Three planetary gearsets are used with three stationary clutches and two rotating clutches, which save space compared to freewheeling designs. Freewheeling mechanisms allow perfect timing between shifts, but also take up more space and add more components to the transmission. However, due to the electronic controls, the clutch-to-clutch concept of the 6T40 / 6T45 delivers the same accurate shift timing. Gear changes from second to sixth gear ratios are accomplished with a precise clutch-to-clutch action, where the clutch is engaged in one gear at exactly the same time it is released in another. The first-to-second upshift, however, is a freewheeling action, where the second gear clutch engages while the first gear one-way clutch spins freely. This allows a greater degree of smoothness at lower vehicle speeds.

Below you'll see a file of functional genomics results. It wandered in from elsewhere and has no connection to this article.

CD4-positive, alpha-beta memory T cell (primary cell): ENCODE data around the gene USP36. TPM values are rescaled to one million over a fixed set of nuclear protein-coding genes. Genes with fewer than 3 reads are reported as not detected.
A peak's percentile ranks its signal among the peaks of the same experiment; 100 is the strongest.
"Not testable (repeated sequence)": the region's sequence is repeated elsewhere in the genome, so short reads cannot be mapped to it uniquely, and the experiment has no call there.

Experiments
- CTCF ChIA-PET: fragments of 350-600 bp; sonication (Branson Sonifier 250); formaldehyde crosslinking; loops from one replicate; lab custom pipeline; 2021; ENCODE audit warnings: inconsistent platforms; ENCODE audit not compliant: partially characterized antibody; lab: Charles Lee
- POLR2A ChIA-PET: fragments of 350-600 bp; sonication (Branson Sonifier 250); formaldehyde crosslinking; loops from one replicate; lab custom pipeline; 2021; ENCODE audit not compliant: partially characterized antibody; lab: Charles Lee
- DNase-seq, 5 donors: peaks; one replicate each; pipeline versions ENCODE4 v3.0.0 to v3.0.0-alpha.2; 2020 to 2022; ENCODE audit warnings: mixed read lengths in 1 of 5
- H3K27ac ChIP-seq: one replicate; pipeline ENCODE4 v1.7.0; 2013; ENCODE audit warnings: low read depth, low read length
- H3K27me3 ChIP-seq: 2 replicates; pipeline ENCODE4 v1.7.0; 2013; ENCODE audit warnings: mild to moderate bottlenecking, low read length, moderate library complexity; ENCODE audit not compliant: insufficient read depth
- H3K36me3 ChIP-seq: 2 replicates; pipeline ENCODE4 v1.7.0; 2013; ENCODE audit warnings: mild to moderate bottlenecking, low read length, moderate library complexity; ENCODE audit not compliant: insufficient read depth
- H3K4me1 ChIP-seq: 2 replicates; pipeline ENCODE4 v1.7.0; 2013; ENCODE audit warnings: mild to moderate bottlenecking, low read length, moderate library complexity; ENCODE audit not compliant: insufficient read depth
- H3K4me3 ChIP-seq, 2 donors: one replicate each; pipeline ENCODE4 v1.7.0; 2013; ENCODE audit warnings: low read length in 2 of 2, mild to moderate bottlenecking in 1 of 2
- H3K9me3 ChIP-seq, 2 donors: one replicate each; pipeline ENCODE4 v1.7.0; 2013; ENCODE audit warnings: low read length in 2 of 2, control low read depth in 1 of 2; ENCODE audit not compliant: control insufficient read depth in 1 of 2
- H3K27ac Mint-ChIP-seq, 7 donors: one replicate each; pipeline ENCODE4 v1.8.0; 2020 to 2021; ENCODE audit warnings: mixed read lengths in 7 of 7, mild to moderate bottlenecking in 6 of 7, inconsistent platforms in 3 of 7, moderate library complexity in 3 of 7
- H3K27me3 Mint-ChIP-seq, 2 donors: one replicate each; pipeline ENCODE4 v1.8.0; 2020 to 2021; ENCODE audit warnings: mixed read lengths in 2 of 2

Adaptive shift controls include automatic grade braking, which commands the transmission to remain in a lower gear if the vehicle is decelerating or coasting on a downgrade. This takes advantage of engine braking to prevent unwanted acceleration. This reduces the need for the driver to brake during a hill descent. The control module receives input that monitors brake pedal usage, vehicle acceleration rate, throttle position, and even whether a trailer is connected to the vehicle.

The wide overall ratio spread of 6.11:1 allows a “steep” first gear, as well as a “tall” overdrive top gear for low-rpm highway cruising. Acceleration is maximized, as is fuel economy. Engine noise is also lower during cruising. Sixth gear is a tall “overdrive” gear, for example.

The transmission control module (TCM) in the 6T40 / 6T45 allows the modules to exist reliably inside the transmission, where temperatures remain mostly constant compared to a body-mounted module. The smaller size of the module means the transmission case can be more compact. The transmission and module are assembled together, so no additional connections are necessary during vehicle assembly.